Mike Woodson stuck with a small lineup after his New York Knicks were outmuscled in Game 1 of their playoff matchup with the Indiana Pacers. The decision paid off, as New York evened the series by routing Indiana 105-79 in Game 2. That small lineup will continue to pay dividends in the 2013 playoffs.
Many Knicks fans were clamoring for Woodson to start Kenyon Martin alongside Tyson Chandler and move Carmelo Anthony to the 3 after the Knicks were outrebounded 44-30 by Indiana in Game 1. However, Woodson understood that his team's poor performance was due to a lack of effort and execution, rather than a dearth of size.
New York did not play with a sense of urgency in Game 1 and was outworked by a hungry Indiana team. They were a step slow on their defensive rotations, resulting in far too many open looks for the Pacers. Indiana shot 48.7 percent from the field, well above their shooting percentage in the regular season (43.6 percent) and the playoffs (43.6 percent) (via ESPN.com).
Offensively, the Knicks fell back into their old pattern of holding on to the basketball. Carmelo Anthony and J.R. relied too heavily on isolation plays, which allowed the staunch Pacer defense to dig in and contest the Knicks' shots.
In Game 2, New York created open looks by moving the basketball. Anthony, in particular, looked for shooters on the opposite wing and initiated his isolation plays more quickly before the Pacers defenders had a chance to provide help.
New York even out-rebounded Indiana 37-35 in Game 2. Still, size will remain an issue for the Knicks throughout the series. Indiana center Roy Hibbert is a defensive force around the rim and his soft hook shots are difficult to defend. David West is a heavy load for Anthony to handle in the post.
However, the Knicks' small lineup also poses significant problems for the Pacers. Anthony blew right by West when the Pacers' power forward guarded him for stretches in Game 2. When Paul George is on Carmelo, West is forced out of his comfort zone (on the perimeter) to cover Iman Shumpert.
The Knicks' smaller lineup is also well-suited to force the Pacers into mistakes. Indiana had the second-highest turnover ratio in the league this season (16.2, via NBA.com), and with Shumpert on the floor with two point guards, the Knicks are able to apply immense pressure on the Pacers' ball-handlers.
Indiana coughed up the ball 16 times in Game 1 and 21 times in Game 2. The Knicks had a great deal of success in disrupting Indiana's offense and forcing turnovers by trapping the pick-and-roll in Game 2.
Moreover, the Knicks' current lineup produced the third-most efficient offense in the league (108.6) and set a record with 10.9 three-pointers.
Playing three guards has visibly improved New York's spacing. Surrounded by three shooters, Anthony has room to operate on the wing or in the post. If double-teamed, he kicks it out to one of the shooters for a three-point shot.
Having two of the Knicks' three-point guards—Raymond Felton, Pablo Prigioni and Jason Kidd—on the floor at the same time has facilitated good ball movement and created open shots. Moving Anthony to the 3 would put an end to the two point-guard lineup, and Prigioni and Kidd would lose minutes at shooting guard to J.R. Smith and Shumpert.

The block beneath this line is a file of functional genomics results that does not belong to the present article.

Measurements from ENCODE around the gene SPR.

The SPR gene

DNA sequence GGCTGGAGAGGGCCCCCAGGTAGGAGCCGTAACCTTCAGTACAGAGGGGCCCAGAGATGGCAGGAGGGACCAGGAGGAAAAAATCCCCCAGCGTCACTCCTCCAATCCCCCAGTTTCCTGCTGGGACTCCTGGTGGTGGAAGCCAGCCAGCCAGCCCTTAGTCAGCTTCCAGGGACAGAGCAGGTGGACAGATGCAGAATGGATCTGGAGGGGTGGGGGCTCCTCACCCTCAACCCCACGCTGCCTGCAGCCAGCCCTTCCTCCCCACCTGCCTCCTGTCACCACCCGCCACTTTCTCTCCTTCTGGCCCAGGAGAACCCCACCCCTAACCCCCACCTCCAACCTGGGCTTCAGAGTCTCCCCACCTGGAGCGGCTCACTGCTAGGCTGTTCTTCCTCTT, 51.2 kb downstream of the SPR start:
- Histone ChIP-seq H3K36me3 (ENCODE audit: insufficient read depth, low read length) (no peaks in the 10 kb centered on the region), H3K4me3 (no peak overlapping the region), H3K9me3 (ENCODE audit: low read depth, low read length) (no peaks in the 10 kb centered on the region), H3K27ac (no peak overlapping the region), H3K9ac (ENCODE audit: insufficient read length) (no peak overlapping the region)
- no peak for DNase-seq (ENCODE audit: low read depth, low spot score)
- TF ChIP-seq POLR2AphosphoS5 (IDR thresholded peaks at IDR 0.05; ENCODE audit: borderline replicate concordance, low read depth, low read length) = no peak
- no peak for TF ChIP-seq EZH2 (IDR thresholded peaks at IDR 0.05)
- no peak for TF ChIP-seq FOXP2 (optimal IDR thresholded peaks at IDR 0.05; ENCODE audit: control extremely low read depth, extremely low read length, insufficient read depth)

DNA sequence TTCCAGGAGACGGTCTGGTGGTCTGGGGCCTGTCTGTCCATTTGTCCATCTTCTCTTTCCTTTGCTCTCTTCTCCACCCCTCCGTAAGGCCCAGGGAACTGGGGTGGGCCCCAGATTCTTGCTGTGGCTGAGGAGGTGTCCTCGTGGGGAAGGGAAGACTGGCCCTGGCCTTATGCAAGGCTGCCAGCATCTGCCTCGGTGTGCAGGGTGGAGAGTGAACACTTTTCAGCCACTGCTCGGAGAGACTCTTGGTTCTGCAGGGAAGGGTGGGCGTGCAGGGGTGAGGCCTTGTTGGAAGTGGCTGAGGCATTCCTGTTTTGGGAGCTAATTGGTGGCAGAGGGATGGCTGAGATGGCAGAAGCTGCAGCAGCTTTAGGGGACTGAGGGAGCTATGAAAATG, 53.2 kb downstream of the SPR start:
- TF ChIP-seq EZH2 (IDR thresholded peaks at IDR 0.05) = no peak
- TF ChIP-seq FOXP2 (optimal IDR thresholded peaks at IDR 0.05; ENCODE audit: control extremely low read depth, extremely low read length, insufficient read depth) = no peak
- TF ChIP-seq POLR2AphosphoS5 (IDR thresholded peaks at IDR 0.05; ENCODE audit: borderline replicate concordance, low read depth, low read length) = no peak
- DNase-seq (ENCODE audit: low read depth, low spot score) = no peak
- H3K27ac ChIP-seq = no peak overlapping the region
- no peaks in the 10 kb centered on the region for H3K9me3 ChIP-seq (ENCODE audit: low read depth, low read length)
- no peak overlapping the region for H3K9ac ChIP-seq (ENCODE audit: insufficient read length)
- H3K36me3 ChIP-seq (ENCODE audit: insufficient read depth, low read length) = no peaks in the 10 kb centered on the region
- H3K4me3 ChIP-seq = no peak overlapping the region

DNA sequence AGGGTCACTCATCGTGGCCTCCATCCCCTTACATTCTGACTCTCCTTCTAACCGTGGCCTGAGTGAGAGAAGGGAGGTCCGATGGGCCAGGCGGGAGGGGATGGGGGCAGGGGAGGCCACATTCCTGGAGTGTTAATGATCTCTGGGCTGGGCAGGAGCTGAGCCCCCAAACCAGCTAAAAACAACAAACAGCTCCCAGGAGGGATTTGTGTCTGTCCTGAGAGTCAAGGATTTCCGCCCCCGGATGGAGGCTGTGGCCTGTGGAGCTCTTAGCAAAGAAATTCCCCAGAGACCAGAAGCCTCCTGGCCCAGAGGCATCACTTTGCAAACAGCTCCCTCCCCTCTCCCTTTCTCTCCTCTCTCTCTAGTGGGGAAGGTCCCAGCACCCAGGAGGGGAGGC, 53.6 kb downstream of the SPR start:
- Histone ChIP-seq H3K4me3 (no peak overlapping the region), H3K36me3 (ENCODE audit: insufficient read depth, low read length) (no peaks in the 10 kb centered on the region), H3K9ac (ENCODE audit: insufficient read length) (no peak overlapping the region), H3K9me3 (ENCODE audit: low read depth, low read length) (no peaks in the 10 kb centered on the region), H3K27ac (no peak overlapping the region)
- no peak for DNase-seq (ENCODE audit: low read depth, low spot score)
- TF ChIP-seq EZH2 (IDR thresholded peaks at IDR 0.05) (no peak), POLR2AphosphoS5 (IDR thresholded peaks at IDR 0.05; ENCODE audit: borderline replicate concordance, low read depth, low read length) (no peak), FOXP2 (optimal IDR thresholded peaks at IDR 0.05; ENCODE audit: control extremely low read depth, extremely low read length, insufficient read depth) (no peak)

Anthony, Tyson Chandler and Kenyon Martin tallied a plus/minus rating of plus-3 in the 3.8 minutes they played together in the first two games of the Pacers series, which is not a significant sample size. The majority of the time Martin and Chandler were on the floor together (6.6 minutes), Anthony was on the bench.
Playing another big man alongside Chandler would clog the lane, leaving less room for Anthony to drive. It would also leave New York with one less shooter on the floor. Having Chandler and Kenyon Martin on the floor together would be particularly damaging to the Knicks' spacing because neither is a threat to score from beyond five feet.
New York's lineup was very successful against the Miami Heat—the team they would likely face in the conference finals—during the regular season. The Knicks took three of four games from the Heat, including two 20-point victories early in the season.
Miami plays a small lineup as well, and while it is tempting to try to punish them inside, Chandler and Martin do not have the offensive skills to exploit their size advantage. The Knicks neutralized Miami's suffocating defense by spreading the floor with three guards and Anthony.
Mike Woodson's devotion to small ball could be tested by the return of Amar'e Stoudemire. According to Ian Begley of ESPNNewYork.com, Stoudemire, who has been sidelined the past two months after undergoing knee surgery, is aiming to play in Game 3.
Stoudemire transformed from a pick-and-roll/pick-and-pop player to a low-post scorer this season and excelled at his new role, averaging 14.2 points on 57 percent shooting in 23.5 minutes per game. However, the six-time All-Star was limited to just 29 games sandwiched in between two knee debridements.
It took Amar'e about 10 games to get his legs under him and find his rhythm after returning to the lineup in January. He shot 48.6 percent in his first 10 games, compared 61 percent over his final 20 (NBA.com). The Knicks cannot afford for him to work out the kinks during a highly contested playoff series.
Woodson needs to bring Stoudemire along slowly, especially against a Miami team that shredded the forward with pick-and-rolls in the playoffs last season. And though the Knicks played well with Stoudemire, Anthony and Chandler on the floor together (a net rating of 7.9, compared to their overall net rating of 5.1 (via NBA.com) that lineup would hinder the Knicks' ability to spread the floor.
Great teams do not alter their style of play based upon their opponents. They make their opponents adjust to them. The Knicks won 54 games in the regular season playing small ball. Sticking with a small lineup will provide them with their best chance of making the NBA Finals.